Jack and I hardly met during our university years in Manila. Not even when a court case stirred enmity in our families in a fight over the land on which the structure once rose like a rather stocky giant. We lost our claim.

Two decades later, poring over a heritage book about our town, we closed the pages miffed at the lack of mention of the stone house. It couldn’t have escaped notice of the researchers, we thought, what with its solid thick walls, massive wooden doors, and that moat.

During a rare visit to our town after yet another decade, I missed seeing the landmark as we drove through the camino real. Next morning as we retraced our way with an aunt, I learned why: it was gone. Where it had hulked solid as a small mountain, there sprawled a thick growth of poison berries and cactuses.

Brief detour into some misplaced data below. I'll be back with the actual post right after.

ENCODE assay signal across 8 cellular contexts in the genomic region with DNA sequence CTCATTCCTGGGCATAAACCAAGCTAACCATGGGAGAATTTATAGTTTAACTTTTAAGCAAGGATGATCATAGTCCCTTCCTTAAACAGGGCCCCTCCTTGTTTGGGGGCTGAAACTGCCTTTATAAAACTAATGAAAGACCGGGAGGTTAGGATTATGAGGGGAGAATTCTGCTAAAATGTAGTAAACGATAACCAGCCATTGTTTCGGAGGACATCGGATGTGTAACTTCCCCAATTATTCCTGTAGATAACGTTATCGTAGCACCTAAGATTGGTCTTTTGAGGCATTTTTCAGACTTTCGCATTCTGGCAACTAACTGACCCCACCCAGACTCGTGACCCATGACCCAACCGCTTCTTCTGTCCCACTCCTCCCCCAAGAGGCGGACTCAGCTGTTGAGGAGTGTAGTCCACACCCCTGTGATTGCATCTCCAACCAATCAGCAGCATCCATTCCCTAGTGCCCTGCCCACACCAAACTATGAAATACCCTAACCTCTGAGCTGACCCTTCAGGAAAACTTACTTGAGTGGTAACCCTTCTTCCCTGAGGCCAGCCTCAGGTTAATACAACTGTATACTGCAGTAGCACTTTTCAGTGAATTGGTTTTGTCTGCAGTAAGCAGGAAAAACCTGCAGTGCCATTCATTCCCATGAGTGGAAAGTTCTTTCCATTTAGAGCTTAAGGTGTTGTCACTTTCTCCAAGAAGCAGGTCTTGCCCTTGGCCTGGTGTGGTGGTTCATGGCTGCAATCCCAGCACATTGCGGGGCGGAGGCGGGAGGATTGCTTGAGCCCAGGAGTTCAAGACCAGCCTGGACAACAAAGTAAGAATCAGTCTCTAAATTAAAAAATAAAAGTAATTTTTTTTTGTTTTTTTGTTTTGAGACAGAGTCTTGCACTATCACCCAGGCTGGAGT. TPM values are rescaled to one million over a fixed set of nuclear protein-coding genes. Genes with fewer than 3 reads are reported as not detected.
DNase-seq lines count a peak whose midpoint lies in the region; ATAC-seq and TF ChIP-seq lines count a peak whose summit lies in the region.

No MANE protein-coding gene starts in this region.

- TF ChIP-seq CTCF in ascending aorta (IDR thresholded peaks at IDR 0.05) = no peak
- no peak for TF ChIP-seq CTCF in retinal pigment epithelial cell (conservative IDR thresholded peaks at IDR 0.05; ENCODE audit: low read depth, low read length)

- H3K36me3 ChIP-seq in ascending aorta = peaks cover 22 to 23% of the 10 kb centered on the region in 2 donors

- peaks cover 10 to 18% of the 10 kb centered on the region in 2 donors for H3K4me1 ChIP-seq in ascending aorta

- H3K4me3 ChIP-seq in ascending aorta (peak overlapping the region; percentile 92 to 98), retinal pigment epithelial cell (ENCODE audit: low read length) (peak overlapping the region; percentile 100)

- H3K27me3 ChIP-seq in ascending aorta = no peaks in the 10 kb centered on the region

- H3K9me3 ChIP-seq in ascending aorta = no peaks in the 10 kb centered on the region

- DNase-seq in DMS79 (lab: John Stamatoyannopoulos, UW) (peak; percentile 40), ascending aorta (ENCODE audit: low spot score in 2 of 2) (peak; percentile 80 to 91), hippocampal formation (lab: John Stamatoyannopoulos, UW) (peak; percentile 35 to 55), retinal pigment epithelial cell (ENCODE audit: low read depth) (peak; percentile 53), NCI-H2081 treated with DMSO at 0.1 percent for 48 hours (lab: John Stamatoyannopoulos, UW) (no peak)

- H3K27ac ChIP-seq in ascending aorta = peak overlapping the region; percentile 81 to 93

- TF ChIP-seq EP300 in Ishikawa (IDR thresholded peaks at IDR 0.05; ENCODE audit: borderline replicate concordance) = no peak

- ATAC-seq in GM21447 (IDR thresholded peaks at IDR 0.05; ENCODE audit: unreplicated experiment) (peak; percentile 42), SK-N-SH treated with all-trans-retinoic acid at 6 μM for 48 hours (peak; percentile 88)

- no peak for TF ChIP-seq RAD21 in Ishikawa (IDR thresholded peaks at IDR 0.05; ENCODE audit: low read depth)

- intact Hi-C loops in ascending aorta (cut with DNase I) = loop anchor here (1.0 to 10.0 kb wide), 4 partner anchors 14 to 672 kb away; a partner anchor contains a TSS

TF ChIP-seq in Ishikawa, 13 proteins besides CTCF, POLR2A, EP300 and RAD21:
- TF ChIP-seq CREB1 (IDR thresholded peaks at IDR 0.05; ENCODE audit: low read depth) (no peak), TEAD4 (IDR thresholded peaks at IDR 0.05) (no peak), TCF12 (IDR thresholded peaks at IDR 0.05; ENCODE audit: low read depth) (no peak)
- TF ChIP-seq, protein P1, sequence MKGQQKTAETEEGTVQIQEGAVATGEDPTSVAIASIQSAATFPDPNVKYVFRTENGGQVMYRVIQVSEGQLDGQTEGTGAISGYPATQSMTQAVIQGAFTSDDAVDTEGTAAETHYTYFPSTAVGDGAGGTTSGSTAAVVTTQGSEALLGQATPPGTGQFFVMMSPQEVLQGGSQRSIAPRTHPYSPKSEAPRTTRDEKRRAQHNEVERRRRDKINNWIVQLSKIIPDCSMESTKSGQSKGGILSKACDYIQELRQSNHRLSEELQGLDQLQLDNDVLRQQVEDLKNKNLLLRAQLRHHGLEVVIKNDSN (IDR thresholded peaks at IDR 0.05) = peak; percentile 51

“Why, didn’t you know?” my aunt had said. “It crumbled like a heap of sand in the last earthquake. It was good only for a hundred years.”

“And the moat, what happened to it?” I asked.

“Oh, it had long dried up as the river did.”

I would have to tell Jack about it, I vowed. But on my way back to Manila, I decided against calling him. I had by then realized no matter how massive my great grandfather built a structure to defy impermanence, he failed. It was then when I remembered our childhood fantasies about his monument to which we never did belong  in the end. Like the moving frames on the car window, these folded into thin air as we drove on.

By Alegria Imperial

Published in its edited/shortened version in timelesspirit.com